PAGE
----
The UN Environment Programme’s Faith for Earth Initiative, with its slogan “One earth, many religions, one goal”, aims to tap into, and harness, the enormous goodwill and power of the world’s religious authorities and believers to make a positive difference to our global environment.
July 2019 is the fourth anniversary of Laudato Si’, the second encyclical of Pope Francis, specifically on the environment. In it, the Pope calls on all people of the world to take “swift and unified global action” against unsustainable practices.
To celebrate the fourth anniversary of Laudato Si’, UN Environment’s Faith for Earth Initiative—along with partners including the Catholic Youth Network for Environmental Sustainability in Africa, the World Wildlife Fund, and the Dicastery for Promoting Integral Human Development—is organizing a conference on 15-16 July 2019 at the United Nations Office at Nairobi, Kenya.
Pope Francis has already warned about the dangers of global heating. The conference will focus on the climate emergency and ecosystems restoration to spur governments and young people to heed the calls of many indigenous peoples for better global stewardship of the environment.
The Interfaith Rainforest Initiative is one leading example of this commitment in action.
“We are finding real cooperation and shared purpose across the world’s religions to make protecting forests and the rights of indigenous peoples a top ethical priority,” says Charles McNeill, Senior Policy Advisor on Forests and Climate, UN Environment. “Youth will be the foundation of any faith-based movement to end tropical deforestation, and we welcome this conference as an opportunity to deepen and expand commitment across faiths and sectors.”
The Faith for Earth Initiative is also working with faith-based investment institutions to help them make the switch from carbon-based investments towards more sustainable energy and other investments.
Conference speakers, led by Cardinal Peter Turkson, will provide a scientific perspective on the current state of the world and stress the importance of youth engagement. The conference will address urgent needs and opportunities in Africa and showcase best practices across the continent and the role of youth leadership and innovation. “Africa’s youth feel the urgent responsibility to ensure their communities, countries and the continent act as frontrunners for a safe, sustainable and productive future for them and for future generations,” says Allen Ottaro, Executive Director of the Catholic Youth Network for Environmental Sustainability in Africa.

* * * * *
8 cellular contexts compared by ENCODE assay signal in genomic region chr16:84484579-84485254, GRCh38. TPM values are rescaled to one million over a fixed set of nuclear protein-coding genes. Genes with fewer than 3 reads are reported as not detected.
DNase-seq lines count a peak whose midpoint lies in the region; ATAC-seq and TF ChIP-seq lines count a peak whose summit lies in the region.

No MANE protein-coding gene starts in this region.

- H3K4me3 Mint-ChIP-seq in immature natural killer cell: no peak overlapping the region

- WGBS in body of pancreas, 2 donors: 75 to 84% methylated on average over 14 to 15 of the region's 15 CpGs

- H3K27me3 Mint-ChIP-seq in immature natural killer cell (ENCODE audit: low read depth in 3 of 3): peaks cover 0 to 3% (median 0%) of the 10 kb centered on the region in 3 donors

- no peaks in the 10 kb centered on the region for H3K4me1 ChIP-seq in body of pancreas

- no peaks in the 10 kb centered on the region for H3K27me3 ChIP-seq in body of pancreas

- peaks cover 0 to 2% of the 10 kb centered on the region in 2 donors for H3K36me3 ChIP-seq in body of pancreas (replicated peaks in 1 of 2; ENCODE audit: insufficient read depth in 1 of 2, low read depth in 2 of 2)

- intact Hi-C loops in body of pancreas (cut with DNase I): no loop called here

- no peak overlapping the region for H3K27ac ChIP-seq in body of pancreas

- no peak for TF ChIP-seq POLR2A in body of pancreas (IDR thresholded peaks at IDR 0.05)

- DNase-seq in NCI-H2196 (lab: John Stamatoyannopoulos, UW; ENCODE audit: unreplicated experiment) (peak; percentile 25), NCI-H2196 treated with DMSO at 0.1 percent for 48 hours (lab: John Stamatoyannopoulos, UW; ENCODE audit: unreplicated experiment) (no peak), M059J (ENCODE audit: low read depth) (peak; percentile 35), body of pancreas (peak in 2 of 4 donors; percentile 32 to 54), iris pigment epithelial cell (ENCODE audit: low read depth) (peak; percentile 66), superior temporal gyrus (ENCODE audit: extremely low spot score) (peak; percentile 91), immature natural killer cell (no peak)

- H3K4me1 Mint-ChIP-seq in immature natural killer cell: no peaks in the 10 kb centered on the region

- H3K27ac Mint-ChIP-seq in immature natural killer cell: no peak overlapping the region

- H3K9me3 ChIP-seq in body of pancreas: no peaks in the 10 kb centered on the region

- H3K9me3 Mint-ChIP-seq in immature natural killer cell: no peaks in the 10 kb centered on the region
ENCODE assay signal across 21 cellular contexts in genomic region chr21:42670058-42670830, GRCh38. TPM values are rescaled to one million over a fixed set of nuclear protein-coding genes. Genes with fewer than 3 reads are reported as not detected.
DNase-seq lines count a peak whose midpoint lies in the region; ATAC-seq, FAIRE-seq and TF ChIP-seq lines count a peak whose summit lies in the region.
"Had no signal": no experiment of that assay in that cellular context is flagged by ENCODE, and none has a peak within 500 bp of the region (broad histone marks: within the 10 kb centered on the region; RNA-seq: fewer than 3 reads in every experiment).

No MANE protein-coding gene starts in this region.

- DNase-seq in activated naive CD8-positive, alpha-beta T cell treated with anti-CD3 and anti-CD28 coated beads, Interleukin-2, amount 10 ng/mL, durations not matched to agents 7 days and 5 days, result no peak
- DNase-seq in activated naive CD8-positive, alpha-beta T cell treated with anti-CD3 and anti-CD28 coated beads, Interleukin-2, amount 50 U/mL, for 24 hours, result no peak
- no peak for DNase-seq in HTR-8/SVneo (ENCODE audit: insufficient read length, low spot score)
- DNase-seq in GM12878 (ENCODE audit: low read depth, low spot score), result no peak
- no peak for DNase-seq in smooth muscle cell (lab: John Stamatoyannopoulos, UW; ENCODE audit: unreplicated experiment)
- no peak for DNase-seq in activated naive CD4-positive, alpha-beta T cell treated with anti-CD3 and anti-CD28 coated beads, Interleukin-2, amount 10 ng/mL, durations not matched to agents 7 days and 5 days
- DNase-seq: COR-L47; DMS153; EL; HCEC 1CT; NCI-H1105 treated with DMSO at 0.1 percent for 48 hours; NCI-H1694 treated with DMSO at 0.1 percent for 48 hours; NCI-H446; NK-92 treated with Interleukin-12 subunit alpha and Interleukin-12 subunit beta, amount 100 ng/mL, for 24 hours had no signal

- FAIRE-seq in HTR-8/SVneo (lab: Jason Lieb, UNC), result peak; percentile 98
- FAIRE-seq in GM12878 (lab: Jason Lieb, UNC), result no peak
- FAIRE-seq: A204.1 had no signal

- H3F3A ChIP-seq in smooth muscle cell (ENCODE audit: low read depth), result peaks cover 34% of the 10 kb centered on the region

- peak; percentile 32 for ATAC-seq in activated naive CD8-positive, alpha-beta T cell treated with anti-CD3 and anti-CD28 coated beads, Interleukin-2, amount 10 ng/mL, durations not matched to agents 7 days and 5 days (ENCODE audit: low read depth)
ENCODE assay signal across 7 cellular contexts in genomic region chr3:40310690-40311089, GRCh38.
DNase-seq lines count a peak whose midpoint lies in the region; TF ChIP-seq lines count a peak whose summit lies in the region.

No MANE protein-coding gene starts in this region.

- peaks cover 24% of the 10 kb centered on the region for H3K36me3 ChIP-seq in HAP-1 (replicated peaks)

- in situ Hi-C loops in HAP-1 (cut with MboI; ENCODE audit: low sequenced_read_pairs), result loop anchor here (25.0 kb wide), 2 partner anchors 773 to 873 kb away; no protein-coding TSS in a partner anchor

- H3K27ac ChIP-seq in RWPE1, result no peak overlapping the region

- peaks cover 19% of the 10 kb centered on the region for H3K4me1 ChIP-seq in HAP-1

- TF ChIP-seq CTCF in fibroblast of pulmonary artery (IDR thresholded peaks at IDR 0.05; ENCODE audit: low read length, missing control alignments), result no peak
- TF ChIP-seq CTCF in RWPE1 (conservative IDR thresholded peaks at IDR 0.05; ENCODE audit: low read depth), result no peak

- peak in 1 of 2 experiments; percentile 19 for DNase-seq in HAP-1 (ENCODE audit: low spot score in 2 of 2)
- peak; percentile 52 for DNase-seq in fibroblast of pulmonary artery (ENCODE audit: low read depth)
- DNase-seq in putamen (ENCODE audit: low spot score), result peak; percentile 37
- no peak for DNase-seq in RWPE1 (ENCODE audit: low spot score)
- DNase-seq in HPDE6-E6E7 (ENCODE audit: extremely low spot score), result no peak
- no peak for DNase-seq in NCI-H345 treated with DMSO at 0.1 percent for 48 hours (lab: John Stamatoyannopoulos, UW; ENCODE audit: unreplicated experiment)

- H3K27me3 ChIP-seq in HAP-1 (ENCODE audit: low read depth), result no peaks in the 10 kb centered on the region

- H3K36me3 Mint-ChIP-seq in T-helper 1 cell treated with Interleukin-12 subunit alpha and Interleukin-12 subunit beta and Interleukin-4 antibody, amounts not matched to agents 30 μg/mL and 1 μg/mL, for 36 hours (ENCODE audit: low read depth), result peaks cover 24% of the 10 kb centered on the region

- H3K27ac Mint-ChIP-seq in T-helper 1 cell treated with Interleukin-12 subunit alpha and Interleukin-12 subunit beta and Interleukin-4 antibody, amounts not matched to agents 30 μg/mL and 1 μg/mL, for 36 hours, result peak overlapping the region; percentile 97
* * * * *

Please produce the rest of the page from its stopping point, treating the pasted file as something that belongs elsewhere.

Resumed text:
The conference will be a forum for deeper reflection on Catholic and other faiths’ social teachings on care for the creation from an African perspective, enriched by global views.
“This conference is about creating hope and provides a platform for faith organizations, youth and indigenous peoples to share their views and speak with one voice,” says Iyad Abumoghli, UN Environment’s Faith for Earth Coordinator.
“By providing a forum for faith leaders to discuss the relationship between science and faith teachings as related to environmental sustainability, the Faith for Earth Initiative is bringing together faith-based leaders and representatives of indigenous peoples to inspire action among policymakers and faith followers,” he adds.
The just-ended Bonn Climate Change Conference in June 2019 saw agreement on a new work programme that integrates indigenous knowledge for climate mitigation and adaptation and addresses the specific vulnerability of indigenous peoples. The conference also saw the inaugural meeting of the
Facilitative Working Group of the Local Communities and Indigenous Peoples Platform and agreement on a related work programme.